Basic Facts About Depositions

Both of the parties in a given lawsuit use depositions. A deposition serves as a tool for obtaining information from the other side. That tool aids creation of out-of-court testimony from various witnesses, each of which has made a statement under oath.

A deposition’s principle features

• It takes place at a scheduled time, and in a pre-arranged location.
• Depositions get scheduled during the discovery phase of a given case.
• During the deposition, an attorney for one of the disputing parties poses questions to a witness.
• Depositions last at least 4 hours. The witness can ask to take a break at any time.
• Lawyers use depositions to assess the strengths and weaknesses of their case.

Lawyers study the information given by each witness. If the same witness were to offer different information, when in the courtroom, then the other party’s attorney could highlight that fact.

Tips for witness that is going to be deposed

• Listen to the whole question, before offering an answer.
• Do not guess at an answer. Say, “I do not know,” or “I do not remember.”
• Do not offer your opinion or advice.

Learn how to establish good eye contact with the personal injury lawyer in Mississauga that is asking the questions. Avoid glaring at that same person. Instead, focus your eyes on a point between the speaker’s eyes and chin. Do not let the attorney think that you want to create a barrier. Do not fold your arms over your chest. Do not cross your legs or ankles. That can make you look defensive.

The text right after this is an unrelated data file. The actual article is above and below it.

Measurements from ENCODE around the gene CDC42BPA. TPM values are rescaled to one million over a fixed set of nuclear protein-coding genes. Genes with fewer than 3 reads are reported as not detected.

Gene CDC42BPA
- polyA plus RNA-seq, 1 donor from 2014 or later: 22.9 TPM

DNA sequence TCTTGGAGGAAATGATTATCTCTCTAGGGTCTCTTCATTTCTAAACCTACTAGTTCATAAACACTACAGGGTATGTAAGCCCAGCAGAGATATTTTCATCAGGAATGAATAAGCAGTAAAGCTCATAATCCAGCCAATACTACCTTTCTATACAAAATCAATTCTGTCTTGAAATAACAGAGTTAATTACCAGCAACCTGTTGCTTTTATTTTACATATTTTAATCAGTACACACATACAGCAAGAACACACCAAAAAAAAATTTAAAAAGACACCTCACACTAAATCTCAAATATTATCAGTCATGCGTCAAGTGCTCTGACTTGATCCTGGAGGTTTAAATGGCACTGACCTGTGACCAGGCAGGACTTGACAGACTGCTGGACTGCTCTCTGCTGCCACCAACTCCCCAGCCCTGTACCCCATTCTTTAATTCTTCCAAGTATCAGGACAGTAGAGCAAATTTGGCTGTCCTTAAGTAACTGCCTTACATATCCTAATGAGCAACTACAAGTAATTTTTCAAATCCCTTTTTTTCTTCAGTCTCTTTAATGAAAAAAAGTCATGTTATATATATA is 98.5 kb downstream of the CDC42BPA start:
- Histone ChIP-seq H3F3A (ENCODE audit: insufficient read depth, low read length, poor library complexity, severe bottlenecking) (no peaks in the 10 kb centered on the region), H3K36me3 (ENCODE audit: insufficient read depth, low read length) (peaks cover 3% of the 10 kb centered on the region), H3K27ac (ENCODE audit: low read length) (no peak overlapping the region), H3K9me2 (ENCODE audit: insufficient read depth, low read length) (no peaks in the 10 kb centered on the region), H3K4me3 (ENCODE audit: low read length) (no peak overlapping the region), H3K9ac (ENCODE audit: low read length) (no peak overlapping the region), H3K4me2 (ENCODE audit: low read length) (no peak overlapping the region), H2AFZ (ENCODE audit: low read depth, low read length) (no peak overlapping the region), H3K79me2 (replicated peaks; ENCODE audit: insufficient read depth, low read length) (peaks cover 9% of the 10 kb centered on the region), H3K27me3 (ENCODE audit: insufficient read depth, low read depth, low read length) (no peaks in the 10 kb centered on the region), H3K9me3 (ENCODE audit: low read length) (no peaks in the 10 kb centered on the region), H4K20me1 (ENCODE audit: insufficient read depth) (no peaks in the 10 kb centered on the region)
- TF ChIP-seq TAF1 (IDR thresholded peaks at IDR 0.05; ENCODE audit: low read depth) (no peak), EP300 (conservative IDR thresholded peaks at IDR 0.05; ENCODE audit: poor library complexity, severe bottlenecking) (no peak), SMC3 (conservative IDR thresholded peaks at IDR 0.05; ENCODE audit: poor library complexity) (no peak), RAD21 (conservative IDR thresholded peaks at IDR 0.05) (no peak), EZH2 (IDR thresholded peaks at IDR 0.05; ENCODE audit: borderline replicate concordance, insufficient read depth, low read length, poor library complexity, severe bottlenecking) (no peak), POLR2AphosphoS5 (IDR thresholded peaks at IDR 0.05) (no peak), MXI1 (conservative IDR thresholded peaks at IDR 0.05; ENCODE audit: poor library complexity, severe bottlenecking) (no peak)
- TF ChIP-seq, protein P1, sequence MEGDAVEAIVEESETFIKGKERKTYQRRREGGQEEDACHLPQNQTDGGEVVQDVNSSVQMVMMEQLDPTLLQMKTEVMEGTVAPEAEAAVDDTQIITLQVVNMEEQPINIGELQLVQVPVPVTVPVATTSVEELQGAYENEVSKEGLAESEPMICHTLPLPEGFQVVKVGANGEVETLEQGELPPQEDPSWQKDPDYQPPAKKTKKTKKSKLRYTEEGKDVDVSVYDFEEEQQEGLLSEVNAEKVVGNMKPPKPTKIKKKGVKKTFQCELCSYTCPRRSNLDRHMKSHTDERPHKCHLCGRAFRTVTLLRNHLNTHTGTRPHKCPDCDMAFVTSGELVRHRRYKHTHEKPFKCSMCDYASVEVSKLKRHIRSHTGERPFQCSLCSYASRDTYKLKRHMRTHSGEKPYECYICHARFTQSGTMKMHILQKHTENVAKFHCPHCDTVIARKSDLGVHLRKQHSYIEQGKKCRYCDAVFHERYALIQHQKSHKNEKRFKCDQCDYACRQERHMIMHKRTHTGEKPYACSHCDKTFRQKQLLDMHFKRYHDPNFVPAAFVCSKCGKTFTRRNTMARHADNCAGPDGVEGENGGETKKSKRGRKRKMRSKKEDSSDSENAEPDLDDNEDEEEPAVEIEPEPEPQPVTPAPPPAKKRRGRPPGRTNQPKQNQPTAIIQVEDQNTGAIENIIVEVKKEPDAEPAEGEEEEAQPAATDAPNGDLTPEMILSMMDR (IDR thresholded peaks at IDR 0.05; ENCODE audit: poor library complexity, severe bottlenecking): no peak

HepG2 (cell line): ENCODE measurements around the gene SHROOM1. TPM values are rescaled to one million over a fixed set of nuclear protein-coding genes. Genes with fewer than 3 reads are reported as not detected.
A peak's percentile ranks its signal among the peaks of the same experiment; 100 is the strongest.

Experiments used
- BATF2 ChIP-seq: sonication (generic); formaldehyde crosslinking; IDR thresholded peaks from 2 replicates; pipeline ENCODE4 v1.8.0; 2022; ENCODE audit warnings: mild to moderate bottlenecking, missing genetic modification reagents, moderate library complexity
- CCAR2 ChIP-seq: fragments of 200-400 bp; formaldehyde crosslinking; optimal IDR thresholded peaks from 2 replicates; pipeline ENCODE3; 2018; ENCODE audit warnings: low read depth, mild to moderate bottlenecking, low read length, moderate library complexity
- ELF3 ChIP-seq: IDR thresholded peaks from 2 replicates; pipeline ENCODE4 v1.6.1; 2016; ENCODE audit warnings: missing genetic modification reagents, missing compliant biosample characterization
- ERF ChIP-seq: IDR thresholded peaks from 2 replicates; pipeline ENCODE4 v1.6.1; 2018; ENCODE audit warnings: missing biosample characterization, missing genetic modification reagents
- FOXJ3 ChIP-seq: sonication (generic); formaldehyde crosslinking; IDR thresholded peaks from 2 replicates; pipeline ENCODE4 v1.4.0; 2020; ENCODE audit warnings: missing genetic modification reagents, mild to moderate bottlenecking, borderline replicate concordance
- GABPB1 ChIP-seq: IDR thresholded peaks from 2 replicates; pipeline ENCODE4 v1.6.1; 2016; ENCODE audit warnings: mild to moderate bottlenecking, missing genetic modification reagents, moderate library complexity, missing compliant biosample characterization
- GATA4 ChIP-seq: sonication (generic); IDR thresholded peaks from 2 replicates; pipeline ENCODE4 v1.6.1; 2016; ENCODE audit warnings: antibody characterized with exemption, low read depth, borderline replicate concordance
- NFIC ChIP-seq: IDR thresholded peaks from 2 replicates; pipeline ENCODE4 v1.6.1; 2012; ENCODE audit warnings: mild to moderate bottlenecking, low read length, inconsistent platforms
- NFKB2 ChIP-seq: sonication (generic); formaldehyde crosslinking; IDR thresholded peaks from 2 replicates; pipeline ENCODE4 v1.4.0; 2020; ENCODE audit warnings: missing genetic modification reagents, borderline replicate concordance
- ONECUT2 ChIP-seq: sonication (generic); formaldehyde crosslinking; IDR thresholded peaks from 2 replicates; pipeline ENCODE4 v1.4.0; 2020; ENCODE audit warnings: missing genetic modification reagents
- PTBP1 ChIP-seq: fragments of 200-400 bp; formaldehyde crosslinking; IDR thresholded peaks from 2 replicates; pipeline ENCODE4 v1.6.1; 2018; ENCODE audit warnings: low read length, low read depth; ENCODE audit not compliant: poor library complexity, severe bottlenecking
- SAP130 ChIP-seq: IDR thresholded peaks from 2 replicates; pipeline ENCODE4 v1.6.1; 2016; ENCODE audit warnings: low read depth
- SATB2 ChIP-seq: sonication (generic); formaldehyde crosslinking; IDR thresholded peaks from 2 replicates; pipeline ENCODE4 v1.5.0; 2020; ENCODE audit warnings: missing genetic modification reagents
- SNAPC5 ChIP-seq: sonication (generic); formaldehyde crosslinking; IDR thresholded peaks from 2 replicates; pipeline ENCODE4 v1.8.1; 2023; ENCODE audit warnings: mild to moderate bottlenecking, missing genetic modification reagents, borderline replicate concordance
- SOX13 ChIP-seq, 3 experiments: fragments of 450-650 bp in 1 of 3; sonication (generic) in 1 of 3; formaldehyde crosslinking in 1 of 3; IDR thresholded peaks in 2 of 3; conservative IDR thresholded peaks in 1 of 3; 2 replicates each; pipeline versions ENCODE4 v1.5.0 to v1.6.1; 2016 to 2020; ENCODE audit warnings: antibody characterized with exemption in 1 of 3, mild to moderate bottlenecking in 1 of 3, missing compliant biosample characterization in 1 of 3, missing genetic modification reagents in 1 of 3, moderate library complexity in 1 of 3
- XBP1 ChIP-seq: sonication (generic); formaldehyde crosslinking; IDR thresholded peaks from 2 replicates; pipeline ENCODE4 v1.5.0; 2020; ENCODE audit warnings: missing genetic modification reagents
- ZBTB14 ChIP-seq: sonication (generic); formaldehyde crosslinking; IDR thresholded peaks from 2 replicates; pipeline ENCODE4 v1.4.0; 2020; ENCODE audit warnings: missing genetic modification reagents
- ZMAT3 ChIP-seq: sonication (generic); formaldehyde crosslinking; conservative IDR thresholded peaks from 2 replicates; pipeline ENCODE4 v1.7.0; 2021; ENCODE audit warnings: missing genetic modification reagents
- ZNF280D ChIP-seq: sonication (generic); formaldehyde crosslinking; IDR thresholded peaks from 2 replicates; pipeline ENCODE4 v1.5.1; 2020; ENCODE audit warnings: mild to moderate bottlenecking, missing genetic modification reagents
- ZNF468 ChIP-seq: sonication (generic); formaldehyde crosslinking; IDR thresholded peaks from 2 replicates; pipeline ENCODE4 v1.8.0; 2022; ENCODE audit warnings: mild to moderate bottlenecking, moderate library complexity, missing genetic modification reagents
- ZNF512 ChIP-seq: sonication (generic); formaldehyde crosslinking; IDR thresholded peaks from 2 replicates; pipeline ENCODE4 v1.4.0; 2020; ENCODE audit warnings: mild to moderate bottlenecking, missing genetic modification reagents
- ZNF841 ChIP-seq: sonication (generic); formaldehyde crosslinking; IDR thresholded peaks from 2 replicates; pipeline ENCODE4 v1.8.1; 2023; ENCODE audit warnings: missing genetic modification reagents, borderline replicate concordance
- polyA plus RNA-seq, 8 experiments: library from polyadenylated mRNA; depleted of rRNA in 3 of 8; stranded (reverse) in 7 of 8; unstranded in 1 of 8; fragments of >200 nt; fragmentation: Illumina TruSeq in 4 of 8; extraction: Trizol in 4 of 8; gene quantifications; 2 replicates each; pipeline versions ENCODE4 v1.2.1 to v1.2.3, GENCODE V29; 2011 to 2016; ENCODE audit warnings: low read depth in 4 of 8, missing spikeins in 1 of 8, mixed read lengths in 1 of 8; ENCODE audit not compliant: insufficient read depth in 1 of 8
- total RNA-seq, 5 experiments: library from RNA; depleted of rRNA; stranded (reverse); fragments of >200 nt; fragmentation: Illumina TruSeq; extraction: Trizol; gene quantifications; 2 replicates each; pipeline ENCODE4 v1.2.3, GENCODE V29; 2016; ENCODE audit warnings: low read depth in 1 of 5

Train yourself to be aware of what you do when you get tense. Work on controlling the mannerisms that typically get displayed when you become tense. Try to relax. If you can demonstrate a relaxed way of talking and moving, then you will appear to have good self-esteem.

Standard areas for questions

• Background information: the witness’ name, address and phone number; the witness’ job or occupation.
• Information on any prior accidents in which the witness was involved
• An effort to obtain details on the current accident, the one that caused the personal injury
• An effort to gather details on the reported injury and the treatment used during the patient’s recovery.

The impact of the reported injury on the witness’ lifestyle: What daily tasks have become more difficult? What sacrifices have been imposed upon the witness, due to the accident-acquired injury? Did the injury’s effects force the victim/witness to give up a particular activity?

Turn a possible handicap into an advantage

If the attorney introduces the fact that you (as witness) have had other accidents, explain how that has forced you to forsake some learning opportunities. Show that you have been forced to deal with an unwanted loss.

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